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2009 Grants - Houde
System for Assessing Speech Feedback Processing in Alzheimer's Disease
John Houde, Ph.D.
University of California San Diego – Bioengineering
San Diego, California
2009 Everyday Technologies for Alzheimer Care
Alzheimer's disease is associated with a breakdown of frontal cognitive systems related to memory, speech, and language. Quantifying and tracking this breakdown is important for monitoring the disease progression and assessing the success of rehabilitation treatments, especially in speech and language function.
John Houde, Ph.D. and colleagues propose to develop and test a system for the automatic assessment of frontal function in speech based on measuring responses to altered auditory feedback during speaking. A key job of the speech production system is the processing of sensory feedback, where frontal motor regions generate predictions of what a speaker expects to hear and feel as he speaks. These predictions are sent back to sensory cortex regions and compared with incoming feedback, where any deviations from predicted feedback are detected and sent back to frontal motor regions to correct ongoing speaking. The speaker's response is an objective quantification of their speech feedback sensitivity. Therefore, a system that allows real-time alterations of auditory feedback (pitch, loudness, formants) during speaking is potentially a quick, objective clinical measure of frontal cortical function during speaking in Alzheimer's disease.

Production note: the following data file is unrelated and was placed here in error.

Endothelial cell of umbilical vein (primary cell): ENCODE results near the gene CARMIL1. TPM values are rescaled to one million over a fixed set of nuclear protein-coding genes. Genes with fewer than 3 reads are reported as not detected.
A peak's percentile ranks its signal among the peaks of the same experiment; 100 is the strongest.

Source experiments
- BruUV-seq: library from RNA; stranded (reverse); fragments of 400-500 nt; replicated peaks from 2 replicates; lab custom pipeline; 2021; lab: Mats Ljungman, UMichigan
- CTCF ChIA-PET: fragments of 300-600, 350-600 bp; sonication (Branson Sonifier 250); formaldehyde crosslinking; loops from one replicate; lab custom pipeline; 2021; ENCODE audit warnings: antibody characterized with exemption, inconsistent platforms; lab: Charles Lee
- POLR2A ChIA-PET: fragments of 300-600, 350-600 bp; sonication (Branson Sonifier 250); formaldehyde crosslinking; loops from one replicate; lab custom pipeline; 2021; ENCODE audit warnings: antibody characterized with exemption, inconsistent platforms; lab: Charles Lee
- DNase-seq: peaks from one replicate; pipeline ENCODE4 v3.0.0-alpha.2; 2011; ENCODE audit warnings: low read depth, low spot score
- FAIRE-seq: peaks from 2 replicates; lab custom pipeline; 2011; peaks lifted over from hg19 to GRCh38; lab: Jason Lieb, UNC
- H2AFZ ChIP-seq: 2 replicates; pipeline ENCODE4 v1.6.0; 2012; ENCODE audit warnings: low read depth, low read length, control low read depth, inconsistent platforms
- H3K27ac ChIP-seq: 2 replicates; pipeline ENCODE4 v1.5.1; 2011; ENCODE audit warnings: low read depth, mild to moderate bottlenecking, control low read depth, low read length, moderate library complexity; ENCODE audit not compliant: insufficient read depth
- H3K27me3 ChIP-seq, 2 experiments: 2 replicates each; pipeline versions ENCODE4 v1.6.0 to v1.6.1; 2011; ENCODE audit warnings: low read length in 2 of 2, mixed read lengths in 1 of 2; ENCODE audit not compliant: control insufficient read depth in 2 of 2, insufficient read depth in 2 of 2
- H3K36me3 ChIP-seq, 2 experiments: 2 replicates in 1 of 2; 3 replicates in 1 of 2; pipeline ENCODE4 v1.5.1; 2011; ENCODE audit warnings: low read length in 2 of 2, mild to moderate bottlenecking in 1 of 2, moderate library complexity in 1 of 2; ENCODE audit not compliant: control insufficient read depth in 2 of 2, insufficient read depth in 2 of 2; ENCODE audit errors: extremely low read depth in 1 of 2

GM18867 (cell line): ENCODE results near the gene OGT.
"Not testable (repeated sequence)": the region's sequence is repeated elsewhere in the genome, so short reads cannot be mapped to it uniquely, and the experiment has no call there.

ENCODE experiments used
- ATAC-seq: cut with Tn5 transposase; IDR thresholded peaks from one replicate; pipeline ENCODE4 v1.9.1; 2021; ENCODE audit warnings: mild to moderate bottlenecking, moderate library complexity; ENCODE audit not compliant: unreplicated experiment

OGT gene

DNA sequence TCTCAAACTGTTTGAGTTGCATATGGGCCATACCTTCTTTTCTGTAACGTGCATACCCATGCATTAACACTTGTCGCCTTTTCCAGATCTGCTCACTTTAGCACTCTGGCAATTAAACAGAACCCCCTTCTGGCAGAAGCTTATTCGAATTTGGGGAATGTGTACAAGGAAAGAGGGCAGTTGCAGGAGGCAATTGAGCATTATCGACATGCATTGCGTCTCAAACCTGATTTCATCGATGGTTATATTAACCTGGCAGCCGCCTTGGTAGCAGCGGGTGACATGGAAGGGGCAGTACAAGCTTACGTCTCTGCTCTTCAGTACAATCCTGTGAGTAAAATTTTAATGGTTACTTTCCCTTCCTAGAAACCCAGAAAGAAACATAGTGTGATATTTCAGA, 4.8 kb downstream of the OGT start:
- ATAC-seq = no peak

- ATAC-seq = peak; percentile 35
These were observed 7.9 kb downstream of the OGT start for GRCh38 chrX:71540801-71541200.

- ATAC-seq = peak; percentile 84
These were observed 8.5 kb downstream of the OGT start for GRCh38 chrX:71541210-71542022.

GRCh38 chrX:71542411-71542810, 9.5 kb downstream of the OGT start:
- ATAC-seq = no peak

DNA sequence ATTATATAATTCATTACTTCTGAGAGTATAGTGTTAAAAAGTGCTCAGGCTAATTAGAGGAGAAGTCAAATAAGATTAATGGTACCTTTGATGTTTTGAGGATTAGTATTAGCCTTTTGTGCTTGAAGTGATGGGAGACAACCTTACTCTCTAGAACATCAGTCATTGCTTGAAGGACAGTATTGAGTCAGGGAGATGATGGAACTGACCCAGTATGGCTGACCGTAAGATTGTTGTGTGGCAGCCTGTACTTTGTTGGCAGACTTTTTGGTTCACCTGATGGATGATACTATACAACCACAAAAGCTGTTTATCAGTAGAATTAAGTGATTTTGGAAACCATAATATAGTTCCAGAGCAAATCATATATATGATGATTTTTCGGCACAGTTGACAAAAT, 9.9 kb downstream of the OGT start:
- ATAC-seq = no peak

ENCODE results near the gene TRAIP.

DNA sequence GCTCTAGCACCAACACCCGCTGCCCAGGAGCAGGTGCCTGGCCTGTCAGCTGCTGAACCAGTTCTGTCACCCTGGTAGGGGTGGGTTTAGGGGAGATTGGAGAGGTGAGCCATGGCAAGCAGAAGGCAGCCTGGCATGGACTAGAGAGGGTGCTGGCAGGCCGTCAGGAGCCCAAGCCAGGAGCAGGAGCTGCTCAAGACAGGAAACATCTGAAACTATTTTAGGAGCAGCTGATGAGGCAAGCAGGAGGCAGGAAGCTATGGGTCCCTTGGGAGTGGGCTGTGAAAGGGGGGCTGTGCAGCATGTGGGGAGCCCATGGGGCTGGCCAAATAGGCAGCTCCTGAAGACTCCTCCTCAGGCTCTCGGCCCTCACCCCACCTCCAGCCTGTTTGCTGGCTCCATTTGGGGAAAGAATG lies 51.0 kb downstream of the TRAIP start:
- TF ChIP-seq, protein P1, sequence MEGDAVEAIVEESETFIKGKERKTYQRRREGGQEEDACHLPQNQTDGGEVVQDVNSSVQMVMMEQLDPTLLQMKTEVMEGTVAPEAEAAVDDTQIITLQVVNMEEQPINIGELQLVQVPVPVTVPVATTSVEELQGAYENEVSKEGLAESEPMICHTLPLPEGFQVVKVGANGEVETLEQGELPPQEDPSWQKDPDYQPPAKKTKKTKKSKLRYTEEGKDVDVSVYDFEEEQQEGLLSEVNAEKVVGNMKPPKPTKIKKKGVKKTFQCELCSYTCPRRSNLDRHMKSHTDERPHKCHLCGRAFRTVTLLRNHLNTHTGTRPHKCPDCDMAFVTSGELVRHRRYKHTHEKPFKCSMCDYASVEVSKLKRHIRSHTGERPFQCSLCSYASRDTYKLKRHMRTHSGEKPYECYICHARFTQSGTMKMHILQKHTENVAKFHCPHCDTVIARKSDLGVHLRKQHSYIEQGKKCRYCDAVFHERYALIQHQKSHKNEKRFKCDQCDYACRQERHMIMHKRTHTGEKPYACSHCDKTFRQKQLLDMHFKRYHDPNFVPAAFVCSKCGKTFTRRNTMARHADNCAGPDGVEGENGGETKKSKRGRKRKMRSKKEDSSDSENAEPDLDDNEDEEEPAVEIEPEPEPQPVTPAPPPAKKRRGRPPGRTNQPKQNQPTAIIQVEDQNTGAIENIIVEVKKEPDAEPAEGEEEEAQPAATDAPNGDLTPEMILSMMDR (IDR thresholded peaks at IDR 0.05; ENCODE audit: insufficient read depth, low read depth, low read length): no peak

Current experimental paradigms that examine a speaker's responses to real-time audio feedback are based on professional audio processing and data acquisition systems that would be too expensive for individuals or small medical clinics to acquire. The researchers believe that an inexpensive PC system of signal processing software could be created that would accomplish the necessary real-time audio feedback alterations. Such a system could track compensation as it relates to cortical function over extended periods of time, and automatically communicate results to physicians via the Internet.
Offering a quick automated tool for objectively measuring cortical functioning in speech increases the chances of detecting early, subclinical signs of Alzheimer's disease, and measuring the effectiveness of treatments targeted at maintaining and improving speech and language function in Alzheimer's disease.